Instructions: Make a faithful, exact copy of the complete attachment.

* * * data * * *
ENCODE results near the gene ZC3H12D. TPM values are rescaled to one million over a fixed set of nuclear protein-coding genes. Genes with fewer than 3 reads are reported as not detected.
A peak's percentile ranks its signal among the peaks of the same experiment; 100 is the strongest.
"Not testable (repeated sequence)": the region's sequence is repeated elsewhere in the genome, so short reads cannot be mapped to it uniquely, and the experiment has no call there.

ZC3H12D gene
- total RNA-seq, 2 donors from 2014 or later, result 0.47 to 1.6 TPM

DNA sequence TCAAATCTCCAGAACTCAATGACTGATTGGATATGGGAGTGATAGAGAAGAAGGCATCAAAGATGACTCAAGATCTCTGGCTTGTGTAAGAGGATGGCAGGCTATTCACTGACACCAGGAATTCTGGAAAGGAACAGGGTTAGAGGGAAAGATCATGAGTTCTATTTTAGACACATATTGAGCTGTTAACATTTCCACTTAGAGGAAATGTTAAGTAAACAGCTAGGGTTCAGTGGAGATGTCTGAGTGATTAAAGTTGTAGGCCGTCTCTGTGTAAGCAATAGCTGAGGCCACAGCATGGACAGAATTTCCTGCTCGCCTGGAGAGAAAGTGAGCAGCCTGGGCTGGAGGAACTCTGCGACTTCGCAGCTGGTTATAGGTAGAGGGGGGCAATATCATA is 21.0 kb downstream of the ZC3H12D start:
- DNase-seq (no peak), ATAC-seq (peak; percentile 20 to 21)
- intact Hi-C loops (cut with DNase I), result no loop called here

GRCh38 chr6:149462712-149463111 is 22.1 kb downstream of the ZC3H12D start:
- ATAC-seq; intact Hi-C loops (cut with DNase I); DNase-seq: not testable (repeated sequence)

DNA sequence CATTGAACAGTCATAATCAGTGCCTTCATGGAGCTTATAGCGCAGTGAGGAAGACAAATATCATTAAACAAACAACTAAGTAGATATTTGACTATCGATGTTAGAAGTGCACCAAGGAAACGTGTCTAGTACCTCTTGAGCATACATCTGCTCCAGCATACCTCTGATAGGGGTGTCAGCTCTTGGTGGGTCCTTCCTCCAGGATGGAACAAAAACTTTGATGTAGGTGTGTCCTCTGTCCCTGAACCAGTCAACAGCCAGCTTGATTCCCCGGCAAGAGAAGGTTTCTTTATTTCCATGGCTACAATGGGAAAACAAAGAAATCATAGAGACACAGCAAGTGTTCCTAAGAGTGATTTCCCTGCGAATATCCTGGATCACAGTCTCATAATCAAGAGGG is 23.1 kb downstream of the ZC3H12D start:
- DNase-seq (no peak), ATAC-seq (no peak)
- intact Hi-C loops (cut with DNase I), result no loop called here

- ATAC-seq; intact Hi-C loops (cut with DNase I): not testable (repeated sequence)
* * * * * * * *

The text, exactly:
ENCODE results near the gene ZC3H12D. TPM values are rescaled to one million over a fixed set of nuclear protein-coding genes. Genes with fewer than 3 reads are reported as not detected.
A peak's percentile ranks its signal among the peaks of the same experiment; 100 is the strongest.
"Not testable (repeated sequence)": the region's sequence is repeated elsewhere in the genome, so short reads cannot be mapped to it uniquely, and the experiment has no call there.

ZC3H12D gene
- total RNA-seq, 2 donors from 2014 or later, result 0.47 to 1.6 TPM

DNA sequence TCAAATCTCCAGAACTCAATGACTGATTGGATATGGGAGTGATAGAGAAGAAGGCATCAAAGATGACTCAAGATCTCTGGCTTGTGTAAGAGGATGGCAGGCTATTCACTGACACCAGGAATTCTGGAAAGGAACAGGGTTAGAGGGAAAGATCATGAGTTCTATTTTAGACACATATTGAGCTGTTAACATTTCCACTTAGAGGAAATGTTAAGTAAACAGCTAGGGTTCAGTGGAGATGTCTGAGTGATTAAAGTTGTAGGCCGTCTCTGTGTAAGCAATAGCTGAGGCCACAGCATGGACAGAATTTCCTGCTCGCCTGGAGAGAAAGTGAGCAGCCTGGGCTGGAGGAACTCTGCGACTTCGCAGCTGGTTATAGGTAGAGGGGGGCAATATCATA is 21.0 kb downstream of the ZC3H12D start:
- DNase-seq (no peak), ATAC-seq (peak; percentile 20 to 21)
- intact Hi-C loops (cut with DNase I), result no loop called here

GRCh38 chr6:149462712-149463111 is 22.1 kb downstream of the ZC3H12D start:
- ATAC-seq; intact Hi-C loops (cut with DNase I); DNase-seq: not testable (repeated sequence)

DNA sequence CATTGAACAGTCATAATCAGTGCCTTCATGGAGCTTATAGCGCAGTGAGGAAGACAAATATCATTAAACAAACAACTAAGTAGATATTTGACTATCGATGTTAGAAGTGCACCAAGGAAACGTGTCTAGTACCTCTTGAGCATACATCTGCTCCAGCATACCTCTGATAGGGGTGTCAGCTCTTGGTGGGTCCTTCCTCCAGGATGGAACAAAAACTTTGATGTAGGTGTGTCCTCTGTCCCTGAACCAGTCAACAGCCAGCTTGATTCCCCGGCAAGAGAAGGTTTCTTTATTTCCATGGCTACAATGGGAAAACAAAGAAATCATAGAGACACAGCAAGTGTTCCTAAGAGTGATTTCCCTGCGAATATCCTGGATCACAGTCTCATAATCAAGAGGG is 23.1 kb downstream of the ZC3H12D start:
- DNase-seq (no peak), ATAC-seq (no peak)
- intact Hi-C loops (cut with DNase I), result no loop called here

- ATAC-seq; intact Hi-C loops (cut with DNase I): not testable (repeated sequence)